Just as bad as overzealousness of faith is the lukewarm faith our Lord railed about.  Lukewarm stuff tastes horrible. It’s quite disappointing when it tastes nothing like it looks.  No one likes lukewarm coffee, or lukewarm tea. Either the coffee needs to be piping hot, or the tea needs to be ice cold. Luke warmness is a characteristic that serves no purpose.
Lukewarm food also does another thing. When you place something lukewarm by your body, it causes your body to relax. Your body starts to relax and you won't want to do anything. Hot objects and cold objects make us respond. Either we feel burned, or we feel a shiver. When something is lukewarm and it is placed near the body, it relaxes us. It soothes us and makes us tired. So it is the same with our witness to the world as Disciples of Christ. When we are lukewarm, we become tired.  We don't want to let others know about Jesus, or about God has been doing in our lives.  In short, a lukewarm faith is a lazy faith, and that is just as unacceptable as the over zealousness that puts people off.

However, the right amount of zeal mixed with humility, the knowledge of our own sinfulness and the faith recognition that God in his great mercy and love for us allows us to both forgive and be forgiven, is the recipe that allows us to be effective ministers for Christ, my brothers and sisters.  When we share this recipe of faith with our friends, neighbors, relatives and co-workers, it has the potential for a tremendous yield, when they are open to the Holy Spirit beckoning them to come home to the love and peace of the Lord.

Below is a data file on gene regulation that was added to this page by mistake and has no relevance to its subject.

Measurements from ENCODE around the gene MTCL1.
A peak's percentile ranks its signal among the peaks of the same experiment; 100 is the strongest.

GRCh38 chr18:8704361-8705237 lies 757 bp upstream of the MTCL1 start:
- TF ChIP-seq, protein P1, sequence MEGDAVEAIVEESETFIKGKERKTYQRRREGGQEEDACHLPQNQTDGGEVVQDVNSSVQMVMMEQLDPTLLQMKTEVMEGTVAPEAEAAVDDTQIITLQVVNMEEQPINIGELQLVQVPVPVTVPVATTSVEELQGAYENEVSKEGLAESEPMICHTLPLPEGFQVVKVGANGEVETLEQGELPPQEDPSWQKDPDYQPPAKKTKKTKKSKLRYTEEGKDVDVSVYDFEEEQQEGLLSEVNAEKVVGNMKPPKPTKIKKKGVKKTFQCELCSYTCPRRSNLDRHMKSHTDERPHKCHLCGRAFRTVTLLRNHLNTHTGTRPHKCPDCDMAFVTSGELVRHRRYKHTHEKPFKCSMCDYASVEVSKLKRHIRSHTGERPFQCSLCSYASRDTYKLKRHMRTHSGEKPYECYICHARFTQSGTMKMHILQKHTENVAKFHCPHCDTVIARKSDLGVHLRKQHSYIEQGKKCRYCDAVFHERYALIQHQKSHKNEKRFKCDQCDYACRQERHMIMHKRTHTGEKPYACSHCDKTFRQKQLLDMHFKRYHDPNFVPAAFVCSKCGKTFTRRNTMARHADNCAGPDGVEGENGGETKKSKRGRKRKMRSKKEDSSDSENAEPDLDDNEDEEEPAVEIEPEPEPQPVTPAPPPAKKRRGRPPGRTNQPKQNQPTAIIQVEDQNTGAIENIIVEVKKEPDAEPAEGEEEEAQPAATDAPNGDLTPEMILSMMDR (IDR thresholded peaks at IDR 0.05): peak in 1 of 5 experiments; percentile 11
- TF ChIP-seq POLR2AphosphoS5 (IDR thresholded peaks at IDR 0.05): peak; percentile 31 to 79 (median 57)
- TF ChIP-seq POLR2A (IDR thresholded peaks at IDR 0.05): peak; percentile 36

My brothers and sisters in Christ, all of us, and I mean each and every one of us must do a better job of refining our recipe of faith and sharing it with others. This potential harvest of souls will be a welcome sight in our little parish of St. Paul the Apostle.  I mean, what better problem could we have than to say, “Where will we sit all of these people who come each Sunday and Holy Day for Divine Liturgy?” Or, “We have too many volunteers for bake sales, pirohi sales, and there is a waiting list for sponsors for the bulletin, the web site, and the Sunday socials.”  Indeed, what a wonderful predicament that would be!

As we go forward this day as Disciples of Christ, let us all vow to work on our own personal recipe of faith, so that we won’t fail as did our Lord’s first Disciples when they were unable to help the poor boy escape from the devil’s evil ways.  Let us let our own examples of faith shine forth among our friends, relatives, neighbors and co-workers so that all may want to share in what we are blessed to have as Orthodox believers.  My friends, that is my prayer for all of us this day.  Let us go forward in faith, in love, and in the peace of Christ, and let us all be a source of blessing upon those whom we encounter, from this time forth, and forevermore. Amen.